What is SQL?
This guide should help you understand the programming language that defined the database query
Anyone who's spent any time working in IT will likely have come across SQL (Structured Query Language), even if only in passing. SQL - commonly pronounced 'sequel' - is one of the most widely-used programming languages for managing databases. It's particularly useful for handling structured data in relational databases - where the information in one table is connected to the information in another.
There are lots of benefits to using SQL as a programming language, particularly given that multiple records can be accessed with a single command, making it a much faster tool to use compared to legacy read/write tools such as ISAM or VSAM.
SQL is based upon tables and rows, with each query requesting information from a data set housed in each of these tables - or rows within tables.
The concept of SQL was first developed in the 1970s, by Edgar F. Codd, a pioneer in relational database management. He wanted to create a system that would make it easier to manage shared databases. IBM computer scientists Donald D. Chamberlin and Raymond F. Boyce picked up on the theory behind Codd's research and began developing the concept, using it to query information within System R, the company's semi-relational database.
First known as SEQUEL (Structured English Query Language), IBM continued to evolve the technology and in 1979, Oracle (previously called Relational Software) released the first commercialised version of the system.
What elements comprise SQL?
SQL language consists of a number of separate elements, all of which comprise a 'statement'. Statements, or queries, start with a term like SELECT or CREATE, and finish with a semicolon, indicating the end of the query.
Here are the elements that you typically find in SQL language:
Clauses - the individual components of a statement; like 'UPDATE' or 'WHERE' - these set the nature of the query.
Predicates - these specify conditions that can change the scope of the query: for instance, stipulating either 'BETWEEN' or 'ALL' will give you different datasets; the former, a range between x and y, or the latter, the entire data that fits your query.
Expressions - expressions can produce scalar values (a storage location paired with an identifier) or tables, containing columns and rows
Queries - these retrieve data relevant to the criteria you define.
Statements - statements are the way queries are sent from your SQL software to the database server. They start with a term like SELECT or CREATE, (your clause) and finish with a semicolon, indicating the end of the query.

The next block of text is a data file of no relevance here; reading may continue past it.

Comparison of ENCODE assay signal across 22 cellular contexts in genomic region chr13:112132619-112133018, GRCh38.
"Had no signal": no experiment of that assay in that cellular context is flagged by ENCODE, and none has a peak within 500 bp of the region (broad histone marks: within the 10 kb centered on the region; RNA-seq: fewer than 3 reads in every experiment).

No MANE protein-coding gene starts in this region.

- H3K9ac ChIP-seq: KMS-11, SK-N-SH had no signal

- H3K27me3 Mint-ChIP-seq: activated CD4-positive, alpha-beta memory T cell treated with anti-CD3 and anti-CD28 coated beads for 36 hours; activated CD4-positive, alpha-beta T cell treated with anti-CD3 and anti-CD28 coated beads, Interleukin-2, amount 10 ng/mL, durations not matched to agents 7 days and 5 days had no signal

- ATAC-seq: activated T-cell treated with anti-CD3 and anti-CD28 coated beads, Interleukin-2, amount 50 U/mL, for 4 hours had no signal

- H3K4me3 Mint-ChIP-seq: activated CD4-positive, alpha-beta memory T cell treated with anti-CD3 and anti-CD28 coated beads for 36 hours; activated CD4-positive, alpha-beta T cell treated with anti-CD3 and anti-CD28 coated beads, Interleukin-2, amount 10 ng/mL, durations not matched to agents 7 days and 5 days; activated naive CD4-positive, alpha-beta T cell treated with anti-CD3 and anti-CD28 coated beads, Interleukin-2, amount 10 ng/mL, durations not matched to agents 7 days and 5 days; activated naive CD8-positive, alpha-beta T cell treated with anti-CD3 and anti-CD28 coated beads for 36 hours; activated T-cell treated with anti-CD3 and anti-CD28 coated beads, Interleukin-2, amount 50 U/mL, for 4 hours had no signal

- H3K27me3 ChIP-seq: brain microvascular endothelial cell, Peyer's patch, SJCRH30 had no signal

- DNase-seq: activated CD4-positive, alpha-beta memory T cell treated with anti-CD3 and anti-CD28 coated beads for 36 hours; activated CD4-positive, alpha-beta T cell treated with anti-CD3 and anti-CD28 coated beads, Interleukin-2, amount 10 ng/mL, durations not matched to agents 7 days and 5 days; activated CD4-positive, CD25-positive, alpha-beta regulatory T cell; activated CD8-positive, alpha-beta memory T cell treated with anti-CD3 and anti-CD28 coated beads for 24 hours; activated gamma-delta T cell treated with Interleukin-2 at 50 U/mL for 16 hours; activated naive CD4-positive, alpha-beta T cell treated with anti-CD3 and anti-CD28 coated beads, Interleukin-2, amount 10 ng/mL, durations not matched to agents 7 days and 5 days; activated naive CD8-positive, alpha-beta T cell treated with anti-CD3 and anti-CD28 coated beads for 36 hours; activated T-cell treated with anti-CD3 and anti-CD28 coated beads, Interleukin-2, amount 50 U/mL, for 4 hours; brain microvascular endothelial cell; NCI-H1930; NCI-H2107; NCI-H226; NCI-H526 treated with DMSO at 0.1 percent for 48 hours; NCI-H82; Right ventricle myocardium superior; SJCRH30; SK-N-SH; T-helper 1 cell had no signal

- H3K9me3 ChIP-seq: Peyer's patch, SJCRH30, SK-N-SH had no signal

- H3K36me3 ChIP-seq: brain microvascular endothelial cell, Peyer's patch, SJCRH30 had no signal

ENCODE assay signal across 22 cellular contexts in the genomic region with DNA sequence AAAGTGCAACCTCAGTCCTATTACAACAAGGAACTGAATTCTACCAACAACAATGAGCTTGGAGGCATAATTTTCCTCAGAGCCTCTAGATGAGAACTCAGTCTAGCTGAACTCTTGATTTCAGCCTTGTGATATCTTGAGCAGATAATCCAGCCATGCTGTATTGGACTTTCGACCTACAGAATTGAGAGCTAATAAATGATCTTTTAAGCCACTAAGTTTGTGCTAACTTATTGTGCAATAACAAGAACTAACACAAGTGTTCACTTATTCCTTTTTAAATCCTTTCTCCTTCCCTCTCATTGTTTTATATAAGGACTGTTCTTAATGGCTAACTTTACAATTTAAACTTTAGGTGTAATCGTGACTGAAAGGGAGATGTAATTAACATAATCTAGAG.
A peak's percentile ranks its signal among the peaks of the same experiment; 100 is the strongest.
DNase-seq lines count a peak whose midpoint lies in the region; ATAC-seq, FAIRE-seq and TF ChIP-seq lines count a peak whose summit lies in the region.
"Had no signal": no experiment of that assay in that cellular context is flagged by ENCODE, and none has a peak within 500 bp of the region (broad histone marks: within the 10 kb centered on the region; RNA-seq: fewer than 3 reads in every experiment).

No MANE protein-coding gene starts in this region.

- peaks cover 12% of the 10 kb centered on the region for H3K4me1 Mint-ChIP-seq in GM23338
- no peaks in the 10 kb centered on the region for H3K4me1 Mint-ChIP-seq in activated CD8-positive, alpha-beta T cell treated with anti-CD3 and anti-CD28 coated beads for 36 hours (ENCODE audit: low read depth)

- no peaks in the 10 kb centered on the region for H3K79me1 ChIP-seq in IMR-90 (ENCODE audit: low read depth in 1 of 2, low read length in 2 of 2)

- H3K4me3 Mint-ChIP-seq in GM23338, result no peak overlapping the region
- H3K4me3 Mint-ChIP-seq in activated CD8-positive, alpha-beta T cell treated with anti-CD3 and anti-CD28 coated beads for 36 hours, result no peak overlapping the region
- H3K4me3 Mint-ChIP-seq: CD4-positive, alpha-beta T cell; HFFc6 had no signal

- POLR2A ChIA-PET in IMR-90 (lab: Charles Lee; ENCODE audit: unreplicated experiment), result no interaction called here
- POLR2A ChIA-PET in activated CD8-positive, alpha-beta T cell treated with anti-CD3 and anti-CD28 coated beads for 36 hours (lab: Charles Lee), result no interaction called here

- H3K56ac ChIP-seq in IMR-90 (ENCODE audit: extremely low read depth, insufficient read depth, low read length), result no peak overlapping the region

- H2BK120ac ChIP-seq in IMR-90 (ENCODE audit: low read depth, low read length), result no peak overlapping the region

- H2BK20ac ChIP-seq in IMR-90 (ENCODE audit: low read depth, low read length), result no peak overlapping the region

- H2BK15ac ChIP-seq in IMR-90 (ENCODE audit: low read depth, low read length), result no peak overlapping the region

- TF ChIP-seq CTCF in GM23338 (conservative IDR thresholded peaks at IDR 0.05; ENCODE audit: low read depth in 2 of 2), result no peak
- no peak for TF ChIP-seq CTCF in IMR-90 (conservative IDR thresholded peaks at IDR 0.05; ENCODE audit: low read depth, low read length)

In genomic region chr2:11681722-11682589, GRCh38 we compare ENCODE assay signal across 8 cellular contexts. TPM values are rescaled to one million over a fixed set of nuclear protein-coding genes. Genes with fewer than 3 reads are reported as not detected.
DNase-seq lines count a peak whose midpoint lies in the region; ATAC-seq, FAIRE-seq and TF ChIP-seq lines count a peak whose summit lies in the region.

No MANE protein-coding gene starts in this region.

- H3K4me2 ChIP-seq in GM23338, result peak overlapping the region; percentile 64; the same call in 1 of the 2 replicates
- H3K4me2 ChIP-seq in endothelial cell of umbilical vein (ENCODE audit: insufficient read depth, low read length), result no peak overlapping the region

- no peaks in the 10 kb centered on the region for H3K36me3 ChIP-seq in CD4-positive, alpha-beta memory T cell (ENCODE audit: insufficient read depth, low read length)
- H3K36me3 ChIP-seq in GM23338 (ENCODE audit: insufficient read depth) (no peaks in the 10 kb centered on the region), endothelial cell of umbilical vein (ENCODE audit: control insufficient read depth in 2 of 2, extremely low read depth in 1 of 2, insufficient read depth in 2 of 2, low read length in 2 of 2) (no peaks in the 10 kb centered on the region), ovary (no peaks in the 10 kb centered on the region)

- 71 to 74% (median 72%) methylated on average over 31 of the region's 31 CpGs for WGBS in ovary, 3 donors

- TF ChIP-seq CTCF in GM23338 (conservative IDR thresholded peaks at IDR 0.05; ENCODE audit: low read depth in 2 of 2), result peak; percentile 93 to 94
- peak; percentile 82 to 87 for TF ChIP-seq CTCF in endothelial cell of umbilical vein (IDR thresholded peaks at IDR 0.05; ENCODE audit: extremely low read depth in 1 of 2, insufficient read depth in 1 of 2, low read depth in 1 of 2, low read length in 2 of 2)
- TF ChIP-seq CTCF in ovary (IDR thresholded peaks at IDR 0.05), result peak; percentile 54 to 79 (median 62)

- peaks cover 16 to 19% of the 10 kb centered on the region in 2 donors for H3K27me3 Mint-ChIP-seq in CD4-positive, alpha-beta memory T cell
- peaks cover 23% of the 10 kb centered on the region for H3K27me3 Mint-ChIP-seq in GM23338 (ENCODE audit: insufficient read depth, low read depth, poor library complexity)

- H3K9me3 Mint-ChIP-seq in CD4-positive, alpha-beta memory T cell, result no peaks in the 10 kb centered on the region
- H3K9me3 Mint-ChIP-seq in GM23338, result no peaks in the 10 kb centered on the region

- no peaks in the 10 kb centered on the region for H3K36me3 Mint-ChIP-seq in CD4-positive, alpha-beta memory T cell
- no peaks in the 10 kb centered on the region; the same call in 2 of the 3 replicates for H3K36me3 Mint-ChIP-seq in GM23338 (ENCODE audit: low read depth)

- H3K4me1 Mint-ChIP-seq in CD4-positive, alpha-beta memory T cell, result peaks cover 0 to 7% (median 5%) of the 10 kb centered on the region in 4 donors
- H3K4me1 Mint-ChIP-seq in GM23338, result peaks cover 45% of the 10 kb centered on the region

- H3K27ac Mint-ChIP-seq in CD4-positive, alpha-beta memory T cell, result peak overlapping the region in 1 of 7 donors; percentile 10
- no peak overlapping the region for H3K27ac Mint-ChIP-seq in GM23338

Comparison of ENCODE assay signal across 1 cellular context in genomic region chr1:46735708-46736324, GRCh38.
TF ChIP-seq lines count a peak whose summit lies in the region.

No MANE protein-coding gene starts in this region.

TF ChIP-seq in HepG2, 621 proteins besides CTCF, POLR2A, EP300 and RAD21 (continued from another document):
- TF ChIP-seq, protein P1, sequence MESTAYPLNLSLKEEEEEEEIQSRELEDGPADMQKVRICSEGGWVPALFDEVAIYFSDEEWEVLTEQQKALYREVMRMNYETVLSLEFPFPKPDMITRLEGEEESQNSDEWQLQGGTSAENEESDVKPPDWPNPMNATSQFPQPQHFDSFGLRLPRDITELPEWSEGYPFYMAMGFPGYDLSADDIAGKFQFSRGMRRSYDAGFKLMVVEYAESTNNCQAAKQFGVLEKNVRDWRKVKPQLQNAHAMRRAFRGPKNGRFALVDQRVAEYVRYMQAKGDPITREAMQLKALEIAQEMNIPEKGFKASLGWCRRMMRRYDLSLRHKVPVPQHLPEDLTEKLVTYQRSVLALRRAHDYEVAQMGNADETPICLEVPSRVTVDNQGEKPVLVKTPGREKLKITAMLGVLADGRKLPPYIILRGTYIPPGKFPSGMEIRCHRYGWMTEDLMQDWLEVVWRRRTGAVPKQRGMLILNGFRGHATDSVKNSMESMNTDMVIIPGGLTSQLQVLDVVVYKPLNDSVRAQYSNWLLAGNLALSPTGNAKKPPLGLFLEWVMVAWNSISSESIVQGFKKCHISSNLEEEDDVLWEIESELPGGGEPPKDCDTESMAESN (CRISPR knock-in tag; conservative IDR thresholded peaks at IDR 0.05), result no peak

Common SQL queries
Codecademy put together a useful list of common SQL queries that demonstrate how SQL is used to query and manipulate data. We've used some examples below:
ALTER TABLE - this lets you add new columns to a database, increasing the kinds of data it can record.
CREATE TABLE - adding a new table lets your database store a whole new type of data.
ORDER BY - this is a useful command to ensure the data you query is presented in a useful manner - for instance, alphabetically.
UPDATE - updating a database lets you alter rows, say for instance if the data has changed, or you've found it to be incorrect
Most IT professionals are more likely to interact with SQL via the database server software it powers than the language itself. SQL powers database software such as Oracle Database, MySQL, PostgreSQL and Microsoft's venerable family of SQL Server products. SQL database servers have been around for decades, and many businesses rely on them to power their applications. Due to their age, SQL databases also have a much greater bedrock of community support resources available.
Some organisations choose to use NoSQL databases rather than SQL, which is seen by some as being more scalable than SQL servers due to the ability to add more nodes. NoSQL is non-relational, and does not require a predefined schema for its databases. MongoDB and Couchbase are both examples of NoSQL servers.
SQL data manipulation
SQL's ability to change and edit data makes it an incredibly useful programming language. Rather than simply storing data, you can issue commands to change it when necessary. Data isn't often very useful when it's out of data, so being able to update your database to keep your data accurate is essential.
Managing security risk and compliance in a challenging landscape
How key technology partners grow with your organisationDownload now
Evaluate your order-to-cash process
15 recommended metrics to benchmark your O2C operationsDownload now
AI 360: Hold, fold, or double down?
How AI can benefit your businessDownload now
Getting started with Azure Red Hat OpenShift
A developer’s guide to improving application building and deployment capabilitiesDownload now